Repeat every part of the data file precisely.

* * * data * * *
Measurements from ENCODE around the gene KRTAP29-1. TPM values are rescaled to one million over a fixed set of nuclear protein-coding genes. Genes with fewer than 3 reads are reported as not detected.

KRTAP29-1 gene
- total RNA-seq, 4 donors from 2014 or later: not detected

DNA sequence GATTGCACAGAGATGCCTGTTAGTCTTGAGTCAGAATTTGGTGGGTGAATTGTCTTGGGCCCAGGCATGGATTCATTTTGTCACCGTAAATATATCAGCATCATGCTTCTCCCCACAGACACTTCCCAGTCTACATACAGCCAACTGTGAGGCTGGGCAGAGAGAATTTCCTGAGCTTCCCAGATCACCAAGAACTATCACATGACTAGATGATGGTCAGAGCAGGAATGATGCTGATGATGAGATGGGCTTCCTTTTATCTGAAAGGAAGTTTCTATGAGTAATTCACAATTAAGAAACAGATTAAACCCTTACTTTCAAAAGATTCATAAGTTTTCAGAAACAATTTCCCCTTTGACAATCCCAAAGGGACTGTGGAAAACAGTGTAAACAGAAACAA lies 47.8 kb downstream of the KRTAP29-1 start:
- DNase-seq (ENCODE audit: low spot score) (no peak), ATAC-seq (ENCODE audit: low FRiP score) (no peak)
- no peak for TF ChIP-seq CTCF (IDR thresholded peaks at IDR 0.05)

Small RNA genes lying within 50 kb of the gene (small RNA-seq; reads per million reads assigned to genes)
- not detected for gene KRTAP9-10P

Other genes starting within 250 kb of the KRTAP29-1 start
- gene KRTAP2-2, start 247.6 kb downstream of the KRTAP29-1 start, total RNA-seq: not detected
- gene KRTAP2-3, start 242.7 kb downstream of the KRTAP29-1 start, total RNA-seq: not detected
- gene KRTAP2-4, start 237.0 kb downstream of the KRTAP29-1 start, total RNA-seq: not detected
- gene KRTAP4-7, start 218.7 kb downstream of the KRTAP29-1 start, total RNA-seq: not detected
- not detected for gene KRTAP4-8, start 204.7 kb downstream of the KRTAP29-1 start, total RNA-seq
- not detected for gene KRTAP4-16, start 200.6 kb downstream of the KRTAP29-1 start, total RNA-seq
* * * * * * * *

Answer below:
Measurements from ENCODE around the gene KRTAP29-1. TPM values are rescaled to one million over a fixed set of nuclear protein-coding genes. Genes with fewer than 3 reads are reported as not detected.

KRTAP29-1 gene
- total RNA-seq, 4 donors from 2014 or later: not detected

DNA sequence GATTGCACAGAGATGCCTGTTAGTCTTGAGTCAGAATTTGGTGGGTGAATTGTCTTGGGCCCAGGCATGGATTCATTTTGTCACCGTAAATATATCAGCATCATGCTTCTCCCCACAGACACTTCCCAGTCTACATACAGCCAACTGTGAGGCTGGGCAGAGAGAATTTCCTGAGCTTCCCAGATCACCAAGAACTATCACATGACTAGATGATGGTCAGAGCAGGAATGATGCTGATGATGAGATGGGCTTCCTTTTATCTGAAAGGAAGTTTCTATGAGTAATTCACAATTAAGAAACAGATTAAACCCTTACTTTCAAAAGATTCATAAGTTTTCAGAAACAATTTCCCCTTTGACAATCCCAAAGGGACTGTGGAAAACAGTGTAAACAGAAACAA lies 47.8 kb downstream of the KRTAP29-1 start:
- DNase-seq (ENCODE audit: low spot score) (no peak), ATAC-seq (ENCODE audit: low FRiP score) (no peak)
- no peak for TF ChIP-seq CTCF (IDR thresholded peaks at IDR 0.05)

Small RNA genes lying within 50 kb of the gene (small RNA-seq; reads per million reads assigned to genes)
- not detected for gene KRTAP9-10P

Other genes starting within 250 kb of the KRTAP29-1 start
- gene KRTAP2-2, start 247.6 kb downstream of the KRTAP29-1 start, total RNA-seq: not detected
- gene KRTAP2-3, start 242.7 kb downstream of the KRTAP29-1 start, total RNA-seq: not detected
- gene KRTAP2-4, start 237.0 kb downstream of the KRTAP29-1 start, total RNA-seq: not detected
- gene KRTAP4-7, start 218.7 kb downstream of the KRTAP29-1 start, total RNA-seq: not detected
- not detected for gene KRTAP4-8, start 204.7 kb downstream of the KRTAP29-1 start, total RNA-seq
- not detected for gene KRTAP4-16, start 200.6 kb downstream of the KRTAP29-1 start, total RNA-seq